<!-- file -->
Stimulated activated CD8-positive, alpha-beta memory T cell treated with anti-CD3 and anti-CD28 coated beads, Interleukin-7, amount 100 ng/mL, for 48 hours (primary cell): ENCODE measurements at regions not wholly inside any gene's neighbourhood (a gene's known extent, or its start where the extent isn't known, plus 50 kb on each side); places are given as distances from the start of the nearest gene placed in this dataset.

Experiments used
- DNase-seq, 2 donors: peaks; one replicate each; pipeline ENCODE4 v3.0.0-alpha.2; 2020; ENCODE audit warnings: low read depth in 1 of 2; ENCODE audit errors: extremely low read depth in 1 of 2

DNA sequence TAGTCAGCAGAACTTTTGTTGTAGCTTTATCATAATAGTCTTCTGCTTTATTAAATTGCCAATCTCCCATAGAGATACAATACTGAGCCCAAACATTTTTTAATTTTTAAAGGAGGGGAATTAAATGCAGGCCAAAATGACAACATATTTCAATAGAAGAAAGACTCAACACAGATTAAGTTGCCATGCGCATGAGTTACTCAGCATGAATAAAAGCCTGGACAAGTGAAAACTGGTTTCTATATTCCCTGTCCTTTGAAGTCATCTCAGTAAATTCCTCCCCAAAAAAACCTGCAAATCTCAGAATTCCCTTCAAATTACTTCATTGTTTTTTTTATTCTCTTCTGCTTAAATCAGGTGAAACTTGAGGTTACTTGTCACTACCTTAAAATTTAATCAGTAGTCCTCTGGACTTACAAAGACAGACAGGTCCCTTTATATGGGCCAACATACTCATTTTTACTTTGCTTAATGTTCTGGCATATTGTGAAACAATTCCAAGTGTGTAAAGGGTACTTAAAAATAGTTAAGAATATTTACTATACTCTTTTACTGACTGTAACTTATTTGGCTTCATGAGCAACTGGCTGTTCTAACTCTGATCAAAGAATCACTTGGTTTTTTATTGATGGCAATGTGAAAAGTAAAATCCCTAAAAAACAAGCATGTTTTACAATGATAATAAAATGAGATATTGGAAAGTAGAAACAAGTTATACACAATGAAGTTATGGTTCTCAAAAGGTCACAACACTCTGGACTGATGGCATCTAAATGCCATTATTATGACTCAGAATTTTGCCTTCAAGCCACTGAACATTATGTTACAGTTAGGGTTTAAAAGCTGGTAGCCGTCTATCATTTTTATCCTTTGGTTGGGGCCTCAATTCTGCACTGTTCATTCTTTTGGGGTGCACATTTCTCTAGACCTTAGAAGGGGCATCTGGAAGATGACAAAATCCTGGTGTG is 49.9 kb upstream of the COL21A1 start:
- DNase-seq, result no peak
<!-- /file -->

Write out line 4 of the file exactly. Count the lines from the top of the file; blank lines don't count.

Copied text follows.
DNA sequence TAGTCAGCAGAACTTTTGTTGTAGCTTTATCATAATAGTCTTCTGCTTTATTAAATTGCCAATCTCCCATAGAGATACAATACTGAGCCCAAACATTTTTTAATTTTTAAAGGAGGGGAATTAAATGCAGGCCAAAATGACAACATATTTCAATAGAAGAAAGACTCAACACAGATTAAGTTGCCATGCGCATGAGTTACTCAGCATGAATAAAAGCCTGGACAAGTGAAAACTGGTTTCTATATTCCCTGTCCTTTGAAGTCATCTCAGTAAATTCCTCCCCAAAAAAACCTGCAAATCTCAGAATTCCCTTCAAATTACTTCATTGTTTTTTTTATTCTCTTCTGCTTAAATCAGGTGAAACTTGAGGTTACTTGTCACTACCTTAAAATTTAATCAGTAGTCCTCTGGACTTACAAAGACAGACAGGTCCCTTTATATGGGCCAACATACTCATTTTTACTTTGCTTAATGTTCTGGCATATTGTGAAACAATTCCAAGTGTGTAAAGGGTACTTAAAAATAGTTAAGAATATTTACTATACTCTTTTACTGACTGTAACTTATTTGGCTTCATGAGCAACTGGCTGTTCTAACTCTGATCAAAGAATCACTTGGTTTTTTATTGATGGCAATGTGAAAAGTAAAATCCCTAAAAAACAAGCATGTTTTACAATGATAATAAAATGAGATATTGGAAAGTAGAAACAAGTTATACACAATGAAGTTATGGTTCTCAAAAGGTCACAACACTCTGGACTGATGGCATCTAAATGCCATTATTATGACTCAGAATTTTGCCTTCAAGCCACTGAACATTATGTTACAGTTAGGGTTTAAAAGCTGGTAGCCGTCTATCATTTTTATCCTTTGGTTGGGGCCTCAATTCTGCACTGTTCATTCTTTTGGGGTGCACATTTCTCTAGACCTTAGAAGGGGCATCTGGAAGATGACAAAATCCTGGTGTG is 49.9 kb upstream of the COL21A1 start: